[JPL] A gift from a godmother of jazz

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Sun Jan 18 16:49:35 EST 2009


A gift from a godmother of jazz
By Mark Feeney  |  January 18, 2009
An Intimate Look at Jazz Giants
Compiled and photographed by
Pannonica de Koenigswarter
Abrams Image, 317 pp.,
illustrated, paperback, $19.95

If jazz were Oz, Pannonica de Koenigswarter (1913-88) would be its Glinda
the Good. She was the Jazz Baroness, a Rothschild heiress who was drawn to
America after World War II by her love of the music. One look at the
back-endpapers photograph of "Three Wishes," which shows her joyfully gazing
at the pianist Teddy Wilson, and it's not hard to see why she crossed the

Pannonica was a magical figure, gliding through Manhattan in a silver
Bentley as she made the rounds from club to club. Wherever she lived became
an open-door jazz salon. It was in her New York apartment that Charlie
Parker died in 1952. Thirty years later, Thelonious Monk died in her
Weehawken, N.J., house. Monk dubbed it the Cathouse, even more for the
musicians who flocked there than the 122 felines Pannonica owned.

Monk, who lived there during his final, near-catatonic decade, wrote what
may be his most beautiful tune, "Pannonica," in tribute to her. Numerous
other musicians named songs for her: Horace Silver's "Nica's Dream," Gigi
Gryce's "Nica's Tempo," Sonny Clark's "Nica," and so on.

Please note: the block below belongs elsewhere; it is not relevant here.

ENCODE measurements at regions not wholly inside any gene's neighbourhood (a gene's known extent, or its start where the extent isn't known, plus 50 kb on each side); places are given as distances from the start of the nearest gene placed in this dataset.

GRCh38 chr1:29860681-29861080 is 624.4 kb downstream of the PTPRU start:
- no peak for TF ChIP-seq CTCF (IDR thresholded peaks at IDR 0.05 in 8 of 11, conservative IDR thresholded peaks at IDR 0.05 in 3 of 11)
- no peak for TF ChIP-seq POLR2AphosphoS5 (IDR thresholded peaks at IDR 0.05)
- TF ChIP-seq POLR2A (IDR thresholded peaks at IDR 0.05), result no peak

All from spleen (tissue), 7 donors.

How could jazz musicians not feel gratitude toward Pannonica? She was the
perfect hostess, as well as the ultimate fan, asking only one thing of her
guests: that they tell her their three wishes in life. Some 300 musicians

Those answers, along with more than 200 candid photographs - most of them
taken by Pannonica - make up "Three Wishes." It may be as close to a jazz
family album as we'll ever see. It has the same sense of spontaneity and
casualness, affection and unexpectedness, found in a family album. How
unexpected? We see Monk playing ping-pong. Hank Mobley nods off at a lunch
counter. Sonny Rollins wears a cowboy hat. Max Roach switches from drums to
tickle the Cathouse ivories.

Then there's the matter of those three wishes. They tend to center on four
concerns. They are, in order of frequency, money (more), music (better),
family (healthier, happier), and sex (more and better). There are also
variations on those themes. Al Haig, speaking by telephone, told the
baroness, "Coitus! Hurry over to the Algonquin and I'll tell you what two
and three are."

But they aren't limited to just those categories. "To be white!" Miles Davis
said. Zoot Sims sought both "peace of mind" and "piece of ground." Perhaps
he would have been better off dueting with Eddie "Lockjaw" Davis instead of
Al Cohn. Jaws wanted to be a booking agent, go into politics, and enter into
real estate. Percy Heath was more travel agent than realtor. He wanted to go
to another planet, "find something to do when I get there," and "know how to
get back."

More than anything else, perhaps, getting back is what "Three Wishes" is
about: getting back to a time when jazz was its own milieu, self-contained
yet still of interest to a considerable portion of the general public. No
longer mainstream (what milieu is?) but not a coterie either. It's a world
where most of its inhabitants know and admire the others, and the outside
world pays at least some attention, too. The thing about "Three Wishes" is
how it grants a wish itself: bringing back that world, and with such
vividness and love.

Mark Feeney can be reached at mfeeney at globe.com.

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